Al-Husayn bin Abul Khattab said, ‘One day, I was with Abul Hasan al-Hadi (a.s.) in the mosque of the Prophet (a.s.) when some of his companions, among whom was Abu Hashim al-Ja’fari, came to him. Abu Hashim was an eloquent man and had a high position near Imam al-Hadi (a.s.). While we were standing, a group of Sufis came into the mosque. They sat in a corner of the mosque and began saying “la ilaha illallah; there is no god but Allah”. Imam al-Hadi (a.s.) turned towards his companions and said to them, ‘Do not pay attention to these deceivers for they are allies of the Devils and destroyers of the bases of religion. They become ascetic to relieve their bodies and watch to hunt cattle…they do not practice rites except to deceive people, and do not decrease food except to…cheat the fool…their worships are but dancing and clapping, and their praises are but singing. No one follows them except the stupid, and no one believes in them except the fool. Whoever went to visit any of them alive or dead as if he went to visit Satan and idolaters, and whoever supported any of them, as if he supported, Mo’awiya, Yazid, and Abu Sufyan…’
One of the companions said, ‘Even if he acknowledges your rights?’
Imam al-Hadi (a.s.) scolded him and shouted, ‘Do not say that! He, who acknowledges our rights, does not disobey us. Do you not know that they are the worst group of Sufis, though all Sufis are dissentient to us and their way is contrary to ours? They are but Christians and magi of this nation. They do their best to put out the light of Allah with their mouths, and Allah will not consent save to perfect His light, though the unbelievers are averse…’
Honoring the ulama
Imam al-Hadi (a.s.) honored people of intellect and knowledge, welcomed and preferred them to the rest of people because they were the source of light in the earth. Once, Imam al-Hadi (a.s.) was informed that one of the Shiite ulama had argued with an opponent of the Ahlul Bayt (s) and confuted him. He was delighted for that. When that scholar came to Imam al-Hadi (a.s.), he welcomed him warmly in his meeting which was full of Alawids and Abbasids. He seated him on a sofa and began talking with him eagerly and respectfully. The Hashemites in the meeting became angry and said to Imam al-Hadi (a.s.), ‘Why do you prefer him to the masters of Bani 20 Hashem?’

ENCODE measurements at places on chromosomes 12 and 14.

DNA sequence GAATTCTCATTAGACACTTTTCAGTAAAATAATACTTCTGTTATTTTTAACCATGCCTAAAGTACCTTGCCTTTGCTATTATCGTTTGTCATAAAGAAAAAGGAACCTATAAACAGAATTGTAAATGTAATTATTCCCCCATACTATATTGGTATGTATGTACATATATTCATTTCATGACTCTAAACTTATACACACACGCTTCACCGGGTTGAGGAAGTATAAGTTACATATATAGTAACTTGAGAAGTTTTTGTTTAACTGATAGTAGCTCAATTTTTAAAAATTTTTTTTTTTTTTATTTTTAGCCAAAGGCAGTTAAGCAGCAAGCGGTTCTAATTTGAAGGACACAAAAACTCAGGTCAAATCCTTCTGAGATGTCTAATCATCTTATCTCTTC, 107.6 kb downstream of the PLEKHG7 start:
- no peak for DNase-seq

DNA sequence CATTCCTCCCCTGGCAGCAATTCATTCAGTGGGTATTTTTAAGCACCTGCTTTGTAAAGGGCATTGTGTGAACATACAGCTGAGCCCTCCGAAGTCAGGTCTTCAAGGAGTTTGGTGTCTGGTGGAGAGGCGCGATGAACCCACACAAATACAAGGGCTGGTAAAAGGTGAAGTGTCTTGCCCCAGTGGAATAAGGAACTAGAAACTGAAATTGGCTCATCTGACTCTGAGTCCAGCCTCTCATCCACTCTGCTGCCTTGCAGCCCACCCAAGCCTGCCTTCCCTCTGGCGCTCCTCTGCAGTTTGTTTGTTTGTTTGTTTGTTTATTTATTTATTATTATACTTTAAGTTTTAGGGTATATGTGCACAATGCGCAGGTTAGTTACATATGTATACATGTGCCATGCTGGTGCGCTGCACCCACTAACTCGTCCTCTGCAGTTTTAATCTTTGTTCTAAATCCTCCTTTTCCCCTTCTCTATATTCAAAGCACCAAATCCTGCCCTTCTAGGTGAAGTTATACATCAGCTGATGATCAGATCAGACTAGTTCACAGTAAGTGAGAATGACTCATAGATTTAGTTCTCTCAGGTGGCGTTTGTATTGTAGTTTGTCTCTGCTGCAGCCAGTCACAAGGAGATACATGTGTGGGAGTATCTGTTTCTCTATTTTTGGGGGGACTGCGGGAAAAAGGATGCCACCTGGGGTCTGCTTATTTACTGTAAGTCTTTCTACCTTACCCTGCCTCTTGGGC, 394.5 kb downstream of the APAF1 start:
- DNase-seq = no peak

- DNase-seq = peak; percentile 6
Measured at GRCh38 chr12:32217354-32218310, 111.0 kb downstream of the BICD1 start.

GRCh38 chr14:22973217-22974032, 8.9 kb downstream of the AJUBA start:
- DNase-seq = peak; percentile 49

Imam al-Hadi (a.s.) said to them ‘Beware to be from those whom Allah has said about, (Have you not considered those (Jews) who are given a portion of the Book? They are invited to the Book of Allah that it might decide between them, then a part of them turn back and they withdraw). 21 Do you accept the Book of Allah as a judge?’
They all said, ‘O son of the messenger of Allah, we do.’
He began proving his opinion by saying, ‘Has Allah not said, (O you who believe! when it is said to you, Make room in (your) assemblies, then make ample room, Allah will give you ample, and when it is said: Rise up, then rise up. Allah will exalt those of you who believe, and those who are given knowledge, in high degrees; and Allah is Aware of what you do) 22? Allah does not accept for a knowledgeable believer but to be preferred to an unknowledgeable believer as He wants a believer to be preferred to an unbeliever. Allah has said, (Allah will exalt those of you who believe and those who are given knowledge, in high degrees). Has He said, ‘Allah will exalt those, who are given honor of lineage, in high degrees’. Allah has said, (Are those who know and those who do not know alike?) 23 Then, how do you deny my honoring him for what Allah has honored him? His defeating that opponent of the Ahlul Bayt (s) with the proofs that Allah has taught him is more honorable than every honor of lineage.’
The attendants kept silent after this reply, but one of the Abbasids said, ‘O son of the messenger of Allah, you have prefe